The Turkish ‘model’

21 Jun 2016


The writer is a foreign policy expert based in Washington, DC.
The writer is a foreign policy expert based in Washington, DC.

OUR civilian leadership is quite enamoured of Turkey. They aren’t the only ones. Military and public intellectual circles also find it fashionable to talk about the ‘Turkey model’. It means different things to different people but it all seems to converge around President Recep Tayyip Erdogan’s supposedly strong, relatively clean leadership and effective governance.

No one can quibble with the desirability of these qualities. But we must understand how he used them to deliver. And what is replicable in our context.

The fact is that Erdogan mattered, but it was not about him. It was the promise of Turkey’s entry into the EU that did the trick. Erdogan used it to great effect.

Here is how the EU bid (hereafter EU) helped Turkey scale the heights it did.

First, it broke Turkey’s institutional logjam. Turkey, like most developing countries, suffered from elite capture. The status quo was marked by an elitist economy and a military-manipulated political system similar to ours. EU helped break this elite pact. But crucially, it did so by offering greater returns for the macro-economy, built around private sector growth and market opportunities and not by threatening elite privileges. The case of the average Turk was simpler: they had no real reason to oppose their ability to look for livelihoods in Europe. The combination created space for real economic reform, and fuelled ‘good governance’.

Erdogan mattered but it was not about him.

Second, EU gave just enough to get Turkey’s most influential institution interested. The fear of the unknown in terms of acceding to the EU was always there within the military but was offset by support from important sections inside the camp. Fundamentally, it was about being a part of the Western security club. Turkey’s longing for this hadn’t always been easy to detect but the EU debate crystallised it enough to prevent the military from opting out.

Of course, the military never felt the process would mean an end to their domestic supremacy or they would have scuttled it. And there was no reason to expect it would necessarily cut them to size, but for one political reality everyone seemed to overlook: EU forced political parties on the right and left to work together, to the extent they did not give the naysayers in the EU system an obvious excuse to use divisions on secularism to keep Turkey out. This facilitated compromise and consensus in ways uncommon for countries with a troubled political history. It made the military’s task of manipulating politics to their domestic advantage without complicating the larger EU discourse more challenging.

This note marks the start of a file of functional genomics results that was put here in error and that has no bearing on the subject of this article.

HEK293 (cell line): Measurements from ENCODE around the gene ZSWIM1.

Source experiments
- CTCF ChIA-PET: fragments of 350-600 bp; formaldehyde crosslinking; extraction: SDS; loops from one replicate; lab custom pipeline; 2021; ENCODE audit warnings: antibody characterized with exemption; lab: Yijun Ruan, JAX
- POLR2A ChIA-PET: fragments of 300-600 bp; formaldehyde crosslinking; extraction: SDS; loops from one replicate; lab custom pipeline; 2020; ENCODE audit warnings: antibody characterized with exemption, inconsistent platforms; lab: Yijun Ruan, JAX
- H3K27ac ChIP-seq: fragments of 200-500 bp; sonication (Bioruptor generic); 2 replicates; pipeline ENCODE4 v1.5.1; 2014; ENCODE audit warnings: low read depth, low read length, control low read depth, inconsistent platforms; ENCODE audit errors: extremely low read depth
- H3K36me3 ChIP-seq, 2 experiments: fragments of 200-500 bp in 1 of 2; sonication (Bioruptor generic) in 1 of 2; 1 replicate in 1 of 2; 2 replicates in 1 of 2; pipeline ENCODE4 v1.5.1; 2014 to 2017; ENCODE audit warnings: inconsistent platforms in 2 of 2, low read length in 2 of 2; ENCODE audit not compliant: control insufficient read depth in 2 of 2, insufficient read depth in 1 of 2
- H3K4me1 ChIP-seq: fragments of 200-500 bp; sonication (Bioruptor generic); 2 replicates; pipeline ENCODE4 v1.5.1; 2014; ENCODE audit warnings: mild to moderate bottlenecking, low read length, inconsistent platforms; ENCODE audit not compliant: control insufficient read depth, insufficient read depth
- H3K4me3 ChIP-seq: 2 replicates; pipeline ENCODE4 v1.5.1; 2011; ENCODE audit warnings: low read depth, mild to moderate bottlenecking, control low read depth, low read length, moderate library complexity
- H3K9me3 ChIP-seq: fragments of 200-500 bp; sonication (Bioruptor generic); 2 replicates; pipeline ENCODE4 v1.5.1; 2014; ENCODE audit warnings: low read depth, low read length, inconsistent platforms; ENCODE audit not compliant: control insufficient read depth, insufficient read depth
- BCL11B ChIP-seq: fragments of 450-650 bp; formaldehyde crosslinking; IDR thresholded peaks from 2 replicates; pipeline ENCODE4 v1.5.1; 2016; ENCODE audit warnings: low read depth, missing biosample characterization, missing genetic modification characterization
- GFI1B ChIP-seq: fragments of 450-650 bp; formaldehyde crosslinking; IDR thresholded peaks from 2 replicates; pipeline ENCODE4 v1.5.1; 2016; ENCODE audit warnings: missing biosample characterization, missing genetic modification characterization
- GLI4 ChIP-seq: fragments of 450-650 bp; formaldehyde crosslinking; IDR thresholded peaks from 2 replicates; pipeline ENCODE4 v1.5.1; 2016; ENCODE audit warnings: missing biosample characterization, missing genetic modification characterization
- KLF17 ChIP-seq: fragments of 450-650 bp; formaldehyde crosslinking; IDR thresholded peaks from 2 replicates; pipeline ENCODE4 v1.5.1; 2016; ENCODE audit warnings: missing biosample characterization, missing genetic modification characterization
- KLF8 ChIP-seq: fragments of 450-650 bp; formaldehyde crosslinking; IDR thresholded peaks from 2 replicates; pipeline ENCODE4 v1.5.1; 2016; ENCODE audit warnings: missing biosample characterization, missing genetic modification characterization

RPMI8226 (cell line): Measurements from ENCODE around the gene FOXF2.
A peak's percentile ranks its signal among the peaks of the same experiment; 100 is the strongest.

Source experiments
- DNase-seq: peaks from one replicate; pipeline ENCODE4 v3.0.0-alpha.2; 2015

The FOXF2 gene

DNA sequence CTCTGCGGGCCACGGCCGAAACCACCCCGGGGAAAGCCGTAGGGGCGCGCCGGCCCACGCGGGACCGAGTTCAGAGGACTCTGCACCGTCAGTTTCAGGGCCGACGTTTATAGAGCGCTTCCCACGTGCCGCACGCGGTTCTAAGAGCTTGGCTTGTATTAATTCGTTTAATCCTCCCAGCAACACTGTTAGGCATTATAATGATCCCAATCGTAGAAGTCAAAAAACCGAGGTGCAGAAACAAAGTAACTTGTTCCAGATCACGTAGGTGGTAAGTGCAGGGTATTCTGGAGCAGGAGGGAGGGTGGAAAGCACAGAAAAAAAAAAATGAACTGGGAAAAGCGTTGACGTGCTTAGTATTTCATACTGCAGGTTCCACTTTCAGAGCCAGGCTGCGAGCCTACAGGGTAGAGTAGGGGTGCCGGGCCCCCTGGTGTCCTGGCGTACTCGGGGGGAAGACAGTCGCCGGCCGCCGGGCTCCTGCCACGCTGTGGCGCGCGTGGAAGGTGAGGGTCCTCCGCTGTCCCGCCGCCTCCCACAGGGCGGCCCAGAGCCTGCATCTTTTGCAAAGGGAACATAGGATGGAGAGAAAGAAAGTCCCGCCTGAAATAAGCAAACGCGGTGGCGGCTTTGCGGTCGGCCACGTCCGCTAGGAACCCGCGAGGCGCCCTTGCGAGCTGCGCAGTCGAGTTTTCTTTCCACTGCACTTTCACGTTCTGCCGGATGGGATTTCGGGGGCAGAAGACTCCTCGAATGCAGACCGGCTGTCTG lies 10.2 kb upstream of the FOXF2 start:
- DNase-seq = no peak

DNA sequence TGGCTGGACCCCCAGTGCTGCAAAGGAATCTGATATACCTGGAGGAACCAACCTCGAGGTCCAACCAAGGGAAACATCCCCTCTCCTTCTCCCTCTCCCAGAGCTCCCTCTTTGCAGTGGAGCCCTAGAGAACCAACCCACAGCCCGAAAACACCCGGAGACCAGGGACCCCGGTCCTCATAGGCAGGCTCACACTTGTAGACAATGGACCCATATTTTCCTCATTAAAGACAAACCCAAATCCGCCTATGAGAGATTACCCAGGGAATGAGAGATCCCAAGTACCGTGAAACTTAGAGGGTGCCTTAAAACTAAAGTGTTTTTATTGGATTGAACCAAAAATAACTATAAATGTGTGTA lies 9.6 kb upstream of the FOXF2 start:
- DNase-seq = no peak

Even this may not have been enough. The legal angle — the formal changes to domestic codes Turkey was required to make to qualify — had to complement the process. Statutory requirements linked to democratisation allowed Erdogan to push through measures to cut out major impediments, eg the judiciary’s historically troubling role in stifling attempts to correct the civil-military imbalance.

There were other factors that helped. But these were the fundamental ingredients of the cocktail — they were internally linked and worked in tandem. Erdogan was critical to all this in three ways.

One, leadership. Strength and effectiveness were invaluable. But the two other qualities that made the real difference were charisma and a keen eye on timing. Erdogan was Bhutto in terms of his ability to mesmerise the common folk. Charisma without good governance is insufficient. But charisma was critical in inflating his success in the minds of his followers, making them more patient with painful reforms. His real genius, however, was his ability to sequence things right. Had he tried to do too much on the military piece before getting popular support, it would have backfired.

Incidentally, the stalling of the EU process is also partly responsible for Erdogan’s more recent shenanigans. His undemocratic tendencies, the preference for cult-based politics, a break from secularism, and reversal of Turkey’s ‘zero problems with neighbours’ policy would have been muted if the EU card was still as potent. Now unhindered, Erdogan is proving to be dangerously similar to the leadership type we are so familiar with in our part of the world.

So what of the Turkey model?

Simply put, it ain’t as simple as finding the right guy to lead you. And good governance didn’t just happen because Erdogan wanted it. You need a number of things to come together in the right combination and sequence; not all of this can be planned.

An analogous situation in Pakistan’s case would be a Saarc that can force these internal changes. Some have hoped the US would do this. But its policy has never been about that. Nor perhaps does it have the leverage given its negative perception among Pakistanis. Then there’s CPEC that promises an economic transformation. But the Chinese don’t care about the rest. As always, no easy answers.

The writer is a foreign policy expert based in Washington, DC.

Published in Dawn, June 21th, 2016